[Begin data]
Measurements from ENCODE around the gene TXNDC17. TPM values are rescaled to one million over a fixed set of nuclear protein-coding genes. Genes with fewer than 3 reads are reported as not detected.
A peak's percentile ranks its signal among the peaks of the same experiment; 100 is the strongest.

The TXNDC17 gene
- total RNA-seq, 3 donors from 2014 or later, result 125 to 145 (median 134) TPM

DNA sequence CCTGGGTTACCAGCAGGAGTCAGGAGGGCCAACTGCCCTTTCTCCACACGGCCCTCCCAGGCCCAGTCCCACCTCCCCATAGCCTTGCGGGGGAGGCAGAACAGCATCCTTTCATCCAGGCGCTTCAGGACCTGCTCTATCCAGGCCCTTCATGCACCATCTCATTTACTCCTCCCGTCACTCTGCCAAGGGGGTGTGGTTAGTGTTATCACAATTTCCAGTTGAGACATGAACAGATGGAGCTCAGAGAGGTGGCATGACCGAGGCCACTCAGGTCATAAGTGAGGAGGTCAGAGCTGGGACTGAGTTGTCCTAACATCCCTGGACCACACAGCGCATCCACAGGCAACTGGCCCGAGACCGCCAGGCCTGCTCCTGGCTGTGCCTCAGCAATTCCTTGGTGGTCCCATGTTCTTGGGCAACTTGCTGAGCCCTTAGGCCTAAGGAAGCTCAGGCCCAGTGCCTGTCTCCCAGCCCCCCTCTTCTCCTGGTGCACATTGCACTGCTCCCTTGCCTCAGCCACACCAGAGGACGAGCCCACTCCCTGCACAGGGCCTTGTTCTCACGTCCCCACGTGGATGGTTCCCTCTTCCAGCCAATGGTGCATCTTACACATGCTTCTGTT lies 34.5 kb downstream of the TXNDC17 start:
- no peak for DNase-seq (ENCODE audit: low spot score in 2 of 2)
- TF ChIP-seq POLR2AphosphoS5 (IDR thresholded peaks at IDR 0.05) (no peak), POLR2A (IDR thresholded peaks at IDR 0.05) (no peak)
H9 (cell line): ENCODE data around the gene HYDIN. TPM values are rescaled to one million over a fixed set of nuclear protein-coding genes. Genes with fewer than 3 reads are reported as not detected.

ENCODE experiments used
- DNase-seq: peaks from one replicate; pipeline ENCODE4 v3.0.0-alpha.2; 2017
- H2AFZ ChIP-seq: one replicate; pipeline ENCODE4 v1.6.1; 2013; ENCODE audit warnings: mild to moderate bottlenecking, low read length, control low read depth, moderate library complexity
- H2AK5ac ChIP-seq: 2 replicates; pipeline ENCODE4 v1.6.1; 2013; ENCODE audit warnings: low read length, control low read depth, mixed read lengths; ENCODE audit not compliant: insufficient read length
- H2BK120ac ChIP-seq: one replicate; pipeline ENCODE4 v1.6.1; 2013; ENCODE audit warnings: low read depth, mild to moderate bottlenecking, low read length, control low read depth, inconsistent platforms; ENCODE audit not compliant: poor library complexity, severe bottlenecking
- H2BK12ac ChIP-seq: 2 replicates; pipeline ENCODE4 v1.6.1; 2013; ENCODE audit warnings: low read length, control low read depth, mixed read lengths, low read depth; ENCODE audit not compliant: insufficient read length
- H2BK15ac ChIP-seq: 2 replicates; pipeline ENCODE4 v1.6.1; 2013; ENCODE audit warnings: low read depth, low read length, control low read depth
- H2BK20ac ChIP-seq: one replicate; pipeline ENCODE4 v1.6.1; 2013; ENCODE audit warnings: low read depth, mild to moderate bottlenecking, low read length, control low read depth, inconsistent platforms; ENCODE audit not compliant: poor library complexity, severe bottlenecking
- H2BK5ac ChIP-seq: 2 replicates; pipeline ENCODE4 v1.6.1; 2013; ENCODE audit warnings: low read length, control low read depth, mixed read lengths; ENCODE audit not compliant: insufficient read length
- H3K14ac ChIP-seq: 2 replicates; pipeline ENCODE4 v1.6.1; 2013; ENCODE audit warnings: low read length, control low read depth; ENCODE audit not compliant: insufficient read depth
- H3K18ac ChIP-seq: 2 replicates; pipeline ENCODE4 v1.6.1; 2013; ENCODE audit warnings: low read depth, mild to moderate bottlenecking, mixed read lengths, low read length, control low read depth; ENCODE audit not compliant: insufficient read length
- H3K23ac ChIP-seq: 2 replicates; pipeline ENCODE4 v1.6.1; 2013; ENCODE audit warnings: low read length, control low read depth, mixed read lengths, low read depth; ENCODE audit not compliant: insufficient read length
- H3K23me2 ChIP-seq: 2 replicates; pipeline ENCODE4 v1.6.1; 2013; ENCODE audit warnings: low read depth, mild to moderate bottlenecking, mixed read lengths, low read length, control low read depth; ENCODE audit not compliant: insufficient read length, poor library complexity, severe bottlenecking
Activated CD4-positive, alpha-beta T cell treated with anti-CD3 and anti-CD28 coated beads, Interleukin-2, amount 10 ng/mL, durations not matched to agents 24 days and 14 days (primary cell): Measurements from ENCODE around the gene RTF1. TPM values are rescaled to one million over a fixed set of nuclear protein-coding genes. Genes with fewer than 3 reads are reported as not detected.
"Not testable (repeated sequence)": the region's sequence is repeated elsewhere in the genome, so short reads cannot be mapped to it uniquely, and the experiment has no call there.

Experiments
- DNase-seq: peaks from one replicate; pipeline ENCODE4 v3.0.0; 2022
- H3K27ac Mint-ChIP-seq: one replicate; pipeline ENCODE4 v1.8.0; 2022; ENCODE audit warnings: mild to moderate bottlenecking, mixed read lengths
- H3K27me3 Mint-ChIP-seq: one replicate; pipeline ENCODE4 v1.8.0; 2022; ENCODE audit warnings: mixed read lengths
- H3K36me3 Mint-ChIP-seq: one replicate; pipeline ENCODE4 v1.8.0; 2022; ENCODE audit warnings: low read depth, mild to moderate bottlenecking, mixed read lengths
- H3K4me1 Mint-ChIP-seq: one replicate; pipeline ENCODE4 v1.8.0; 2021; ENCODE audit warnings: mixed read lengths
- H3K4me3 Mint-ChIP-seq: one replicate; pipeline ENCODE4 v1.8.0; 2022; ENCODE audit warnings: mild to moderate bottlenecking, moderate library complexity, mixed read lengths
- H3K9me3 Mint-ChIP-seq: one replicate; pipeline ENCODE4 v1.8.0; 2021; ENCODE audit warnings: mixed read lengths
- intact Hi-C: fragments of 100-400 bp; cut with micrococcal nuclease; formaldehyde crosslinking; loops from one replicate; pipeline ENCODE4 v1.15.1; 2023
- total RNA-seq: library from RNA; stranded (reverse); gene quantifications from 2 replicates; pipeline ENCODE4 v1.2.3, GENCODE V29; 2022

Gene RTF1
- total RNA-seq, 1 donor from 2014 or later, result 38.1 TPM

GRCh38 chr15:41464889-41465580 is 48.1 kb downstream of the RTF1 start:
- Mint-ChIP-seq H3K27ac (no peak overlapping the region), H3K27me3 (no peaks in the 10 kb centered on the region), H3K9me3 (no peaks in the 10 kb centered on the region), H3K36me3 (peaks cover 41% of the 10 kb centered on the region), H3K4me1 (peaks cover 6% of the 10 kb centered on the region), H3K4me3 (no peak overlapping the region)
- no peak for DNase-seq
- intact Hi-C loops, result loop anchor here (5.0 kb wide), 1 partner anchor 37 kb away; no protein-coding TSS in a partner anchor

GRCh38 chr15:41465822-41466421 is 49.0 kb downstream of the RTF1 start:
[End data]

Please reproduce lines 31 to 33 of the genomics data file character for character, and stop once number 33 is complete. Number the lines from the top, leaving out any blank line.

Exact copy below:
- H3K9me3 Mint-ChIP-seq: one replicate; pipeline ENCODE4 v1.8.0; 2021; ENCODE audit warnings: mixed read lengths
- intact Hi-C: fragments of 100-400 bp; cut with micrococcal nuclease; formaldehyde crosslinking; loops from one replicate; pipeline ENCODE4 v1.15.1; 2023
- total RNA-seq: library from RNA; stranded (reverse); gene quantifications from 2 replicates; pipeline ENCODE4 v1.2.3, GENCODE V29; 2022